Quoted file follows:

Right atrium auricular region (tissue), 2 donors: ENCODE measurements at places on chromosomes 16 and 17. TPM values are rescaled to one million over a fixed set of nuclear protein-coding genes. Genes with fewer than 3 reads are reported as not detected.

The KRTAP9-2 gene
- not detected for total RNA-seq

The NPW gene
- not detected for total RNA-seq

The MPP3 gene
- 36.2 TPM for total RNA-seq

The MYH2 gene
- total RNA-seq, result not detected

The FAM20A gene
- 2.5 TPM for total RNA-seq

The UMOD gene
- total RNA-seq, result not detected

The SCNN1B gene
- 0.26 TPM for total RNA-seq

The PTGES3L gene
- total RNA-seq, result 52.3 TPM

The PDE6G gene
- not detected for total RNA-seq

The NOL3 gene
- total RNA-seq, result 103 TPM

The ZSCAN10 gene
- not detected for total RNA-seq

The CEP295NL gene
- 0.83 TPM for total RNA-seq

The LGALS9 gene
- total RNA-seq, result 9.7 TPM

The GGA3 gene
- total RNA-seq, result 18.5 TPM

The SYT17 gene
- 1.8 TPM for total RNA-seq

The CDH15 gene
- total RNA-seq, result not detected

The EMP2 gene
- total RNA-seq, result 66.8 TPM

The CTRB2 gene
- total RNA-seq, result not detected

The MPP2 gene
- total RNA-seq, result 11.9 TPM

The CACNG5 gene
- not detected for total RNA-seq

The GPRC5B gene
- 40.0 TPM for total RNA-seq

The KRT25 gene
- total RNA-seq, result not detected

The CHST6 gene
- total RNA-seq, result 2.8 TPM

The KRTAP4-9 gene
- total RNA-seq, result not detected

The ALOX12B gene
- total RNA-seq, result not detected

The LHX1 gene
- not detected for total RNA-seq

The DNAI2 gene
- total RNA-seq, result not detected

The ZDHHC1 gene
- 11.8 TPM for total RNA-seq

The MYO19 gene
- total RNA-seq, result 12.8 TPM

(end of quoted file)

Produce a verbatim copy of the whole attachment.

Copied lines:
Right atrium auricular region (tissue), 2 donors: ENCODE measurements at places on chromosomes 16 and 17. TPM values are rescaled to one million over a fixed set of nuclear protein-coding genes. Genes with fewer than 3 reads are reported as not detected.

The KRTAP9-2 gene
- not detected for total RNA-seq

The NPW gene
- not detected for total RNA-seq

The MPP3 gene
- 36.2 TPM for total RNA-seq

The MYH2 gene
- total RNA-seq, result not detected

The FAM20A gene
- 2.5 TPM for total RNA-seq

The UMOD gene
- total RNA-seq, result not detected

The SCNN1B gene
- 0.26 TPM for total RNA-seq

The PTGES3L gene
- total RNA-seq, result 52.3 TPM

The PDE6G gene
- not detected for total RNA-seq

The NOL3 gene
- total RNA-seq, result 103 TPM

The ZSCAN10 gene
- not detected for total RNA-seq

The CEP295NL gene
- 0.83 TPM for total RNA-seq

The LGALS9 gene
- total RNA-seq, result 9.7 TPM

The GGA3 gene
- total RNA-seq, result 18.5 TPM

The SYT17 gene
- 1.8 TPM for total RNA-seq

The CDH15 gene
- total RNA-seq, result not detected

The EMP2 gene
- total RNA-seq, result 66.8 TPM

The CTRB2 gene
- total RNA-seq, result not detected

The MPP2 gene
- total RNA-seq, result 11.9 TPM

The CACNG5 gene
- not detected for total RNA-seq

The GPRC5B gene
- 40.0 TPM for total RNA-seq

The KRT25 gene
- total RNA-seq, result not detected

The CHST6 gene
- total RNA-seq, result 2.8 TPM

The KRTAP4-9 gene
- total RNA-seq, result not detected

The ALOX12B gene
- total RNA-seq, result not detected

The LHX1 gene
- not detected for total RNA-seq

The DNAI2 gene
- total RNA-seq, result not detected

The ZDHHC1 gene
- 11.8 TPM for total RNA-seq

The MYO19 gene
- total RNA-seq, result 12.8 TPM